[2] Lau BW-M, Lee JC-D, Li Y, et al. Polysaccharides from Wolfberry Prevents Corticosterone-Induced Inhibition of Sexual Behavior and Increases Neurogenesis. Borlongan CV, ed. PLoS ONE. 2012;7(4):e33374. doi:10.1371/journal.pone.0033374.

[3] Zhang E, Yau SY, Lau BW, Ma H, Lee TM, Chang RC, et al. Synaptic plasticity, but not hippocampal neurogenesis, mediated the counteractive effect of wolfberry on depression in rats (1) Cell Transplant.2012;21:2635–49.

 [4] Yau S. Y.; Lau B. W.; Tong J. B.; Wong R.; Ching Y. P.; Qiu G.; Tang S. W.; Lee T. M.; So K. F. Hippocampal neurogenesis and dendritic plasticity support running-improved spatial learning and depression-like behaviour in stressed rats. PLoS One 6(9):e24263; 2011.

[5] Gao J, Chen C, Liu Y, Li Y, Long Z, Wang H, Zhang Y, Sui J, Wu Y, Liu L, Yang C. Lycium barbarum polysaccharide improves traumatic cognition via reversing imbalance of apoptosis/regeneration in hippocampal neurons after stress. Life Sci. 2015 Jan 15;121:124-34.

[6] Lam C-S, Tipoe GL, So K-F, Fung M-L. Neuroprotective Mechanism of Lycium barbarum Polysaccharides against Hippocampal-Dependent Spatial Memory Deficits in a Rat Model of Obstructive Sleep Apnea. Ma D, ed. PLoS ONE. 2015;10(2):e0117990. doi:10.1371/journal.pone.0117990.

[7] Li S-Y, Yang D, Yeung C-M, et al. Lycium Barbarum Polysaccharides Reduce Neuronal Damage, Blood-Retinal Barrier Disruption and Oxidative Stress in Retinal Ischemia/Reperfusion Injury. Ko B, ed. PLoS ONE. 2011;6(1):e16380. doi:10.1371/journal.pone.0016380.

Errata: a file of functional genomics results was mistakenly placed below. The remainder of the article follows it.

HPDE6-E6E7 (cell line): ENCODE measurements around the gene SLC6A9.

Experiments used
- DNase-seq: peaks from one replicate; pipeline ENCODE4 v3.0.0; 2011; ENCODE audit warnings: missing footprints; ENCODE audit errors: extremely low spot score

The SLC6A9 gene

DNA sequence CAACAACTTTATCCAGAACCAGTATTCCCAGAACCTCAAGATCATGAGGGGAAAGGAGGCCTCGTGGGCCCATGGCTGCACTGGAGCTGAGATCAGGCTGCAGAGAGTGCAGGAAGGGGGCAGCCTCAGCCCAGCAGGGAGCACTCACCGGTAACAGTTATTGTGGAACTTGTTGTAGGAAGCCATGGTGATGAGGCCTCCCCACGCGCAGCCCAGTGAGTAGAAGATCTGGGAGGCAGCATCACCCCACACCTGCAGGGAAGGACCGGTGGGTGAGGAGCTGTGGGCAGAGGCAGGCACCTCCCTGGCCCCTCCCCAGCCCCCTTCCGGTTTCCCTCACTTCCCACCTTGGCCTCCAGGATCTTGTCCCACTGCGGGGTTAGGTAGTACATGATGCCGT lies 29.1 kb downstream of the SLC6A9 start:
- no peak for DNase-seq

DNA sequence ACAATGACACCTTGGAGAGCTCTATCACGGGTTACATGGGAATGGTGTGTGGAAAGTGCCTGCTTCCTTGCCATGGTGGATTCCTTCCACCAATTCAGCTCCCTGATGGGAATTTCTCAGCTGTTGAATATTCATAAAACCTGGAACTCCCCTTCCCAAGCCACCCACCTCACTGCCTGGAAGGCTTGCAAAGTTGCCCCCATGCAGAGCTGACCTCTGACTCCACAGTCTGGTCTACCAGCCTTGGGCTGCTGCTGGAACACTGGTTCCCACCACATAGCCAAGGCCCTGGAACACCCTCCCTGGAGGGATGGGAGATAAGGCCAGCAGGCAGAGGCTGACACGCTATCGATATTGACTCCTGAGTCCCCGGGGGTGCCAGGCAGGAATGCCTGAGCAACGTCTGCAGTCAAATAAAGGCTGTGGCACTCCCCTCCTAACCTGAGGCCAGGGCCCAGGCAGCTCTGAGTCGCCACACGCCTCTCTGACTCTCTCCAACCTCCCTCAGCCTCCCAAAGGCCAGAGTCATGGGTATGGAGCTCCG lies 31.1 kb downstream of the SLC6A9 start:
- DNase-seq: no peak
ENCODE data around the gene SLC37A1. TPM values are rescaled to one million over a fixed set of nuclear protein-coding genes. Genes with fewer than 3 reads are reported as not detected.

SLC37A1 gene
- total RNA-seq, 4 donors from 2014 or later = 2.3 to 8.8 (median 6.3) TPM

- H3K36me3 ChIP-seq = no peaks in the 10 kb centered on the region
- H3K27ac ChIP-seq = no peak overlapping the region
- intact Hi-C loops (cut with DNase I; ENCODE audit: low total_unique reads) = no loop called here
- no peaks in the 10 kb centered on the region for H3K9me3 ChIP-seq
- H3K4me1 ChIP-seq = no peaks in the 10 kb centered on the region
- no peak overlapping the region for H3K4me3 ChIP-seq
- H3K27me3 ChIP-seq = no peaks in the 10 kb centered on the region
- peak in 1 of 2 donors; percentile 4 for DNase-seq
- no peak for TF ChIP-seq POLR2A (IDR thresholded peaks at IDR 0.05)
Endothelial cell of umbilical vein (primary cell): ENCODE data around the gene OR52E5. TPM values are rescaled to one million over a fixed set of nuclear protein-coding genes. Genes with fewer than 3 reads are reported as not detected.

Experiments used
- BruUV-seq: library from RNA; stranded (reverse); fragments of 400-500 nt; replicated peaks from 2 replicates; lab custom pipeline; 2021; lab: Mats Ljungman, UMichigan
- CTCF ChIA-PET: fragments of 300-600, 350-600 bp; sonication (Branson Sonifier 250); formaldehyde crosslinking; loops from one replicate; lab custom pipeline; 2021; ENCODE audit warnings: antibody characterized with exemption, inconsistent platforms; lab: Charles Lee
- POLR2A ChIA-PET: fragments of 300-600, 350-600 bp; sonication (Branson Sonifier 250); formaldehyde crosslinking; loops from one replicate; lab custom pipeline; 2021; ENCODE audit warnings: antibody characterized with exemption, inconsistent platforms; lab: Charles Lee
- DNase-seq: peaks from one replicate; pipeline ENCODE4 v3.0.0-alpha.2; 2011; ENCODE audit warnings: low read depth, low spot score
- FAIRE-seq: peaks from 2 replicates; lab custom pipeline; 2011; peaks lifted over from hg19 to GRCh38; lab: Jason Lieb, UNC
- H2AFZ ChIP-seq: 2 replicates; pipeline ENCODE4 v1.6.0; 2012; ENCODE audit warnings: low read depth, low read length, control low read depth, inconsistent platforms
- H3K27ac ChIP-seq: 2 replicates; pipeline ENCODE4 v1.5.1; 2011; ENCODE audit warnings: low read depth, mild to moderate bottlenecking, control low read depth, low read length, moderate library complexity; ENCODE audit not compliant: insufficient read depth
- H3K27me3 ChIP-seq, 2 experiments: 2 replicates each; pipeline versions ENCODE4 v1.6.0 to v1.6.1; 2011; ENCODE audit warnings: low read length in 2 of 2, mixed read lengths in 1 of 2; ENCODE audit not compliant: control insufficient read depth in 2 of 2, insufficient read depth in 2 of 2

[8] He M, Pan H, Chang RC-C, So K-F, Brecha NC, Pu M. Activation of the Nrf2/HO-1 Antioxidant Pathway Contributes to the Protective Effects of Lycium Barbarum Polysaccharides in the Rodent Retina after Ischemia-Reperfusion-Induced Damage. Gallyas Jr. F, ed. PLoS ONE. 2014;9(1):e84800. doi:10.1371/journal.pone.0084800.

[9] Li DY, Yuan XL, Xia HF, Ma L, Guo ZY, Shen YY, Rong QZ. Preliminary clinical observations for effects of Ning Xia wolfberry extract on old peoples. Chin Tradit Herb Drugs 1989; 20: 26–28

[10] Amagase H, Nance DM. A randomized, double-blind, placebo-controlled, clinical study of the general effects of a standardized Lycium barbarum (Goji) juice, GoChi™. J Altern Compl Med 2008; 14: 403–412

[11] Shan X, Zhou J, Ma T, Chai Q. Lycium barbarum Polysaccharides Reduce Exercise-Induced Oxidative Stress. International Journal of Molecular Sciences. 2011;12(2):1081-1088. doi:10.3390/ijms12021081.

[12] Liu L, Lao W, Ji Q-S, Yang Z-H, Yu G-C, Zhong J-X. Lycium barbarum polysaccharides protected human retinal pigment epithelial cells against oxidative stress-induced apoptosis. International Journal of Ophthalmology. 2015;8(1):11-16. doi:10.3980/j.issn.2222-3959.2015.01.02.

[13] Zhang L, Gu J, Chen Y, Zhang L. A Study on Four Antioxidation Effects ofLycium Barbarum Polysaccharides In Vitro. African Journal of Traditional, Complementary, and Alternative Medicines. 2013;10(6):494-498.

[14] Amagase H, Sun B, Borek C. Lycium barbarum (goji) juice improves in vivo antioxidant biomarkers in serum of healthy adults. Nutr Res 2009; 29: 19–25

[15] Ming M, Guanhua L, Zhanhai Y, Guang C, Xuan Z. Effect of the Lycium barbarum polysaccharides administration on blood lipid metabolism and oxidative stress ofmice fed high-fat diet in vivo. Food Chem 2009;113: 872–877

[16] Chen Z, Tan BKH, Chan SH. Activation of T lymphocytes by polysaccharide-protein complex from Lycium barbarum L. Int Immunopharmacol 2008; 8: 1663–1671

[17] Gan L, Zhang SH, Yang XL, Xu HB. Immunomodulation and antitumor activity by a polysaccharide-protein complex from Lycium barbarum. Int Immunopharmacol 2004; 1: 563–569

[18] Cao GW, Yang WG, Du P. Observation of the effects of LAK/IL-2 therapy combining with Lycium barbarum polysaccharides in the treatment of 75 cancer patients. Zhonghua Zhong Liu Za Zhi (Chin J Oncol) 1994;16: 428–431

[19] Ge B, Zhang Z, Zuo Z. Updates on the Clinical Evidenced Herb-Warfarin Interactions. Evidence-based Complementary and Alternative Medicine : eCAM. 2014;2014:957362. doi:10.1155/2014/957362.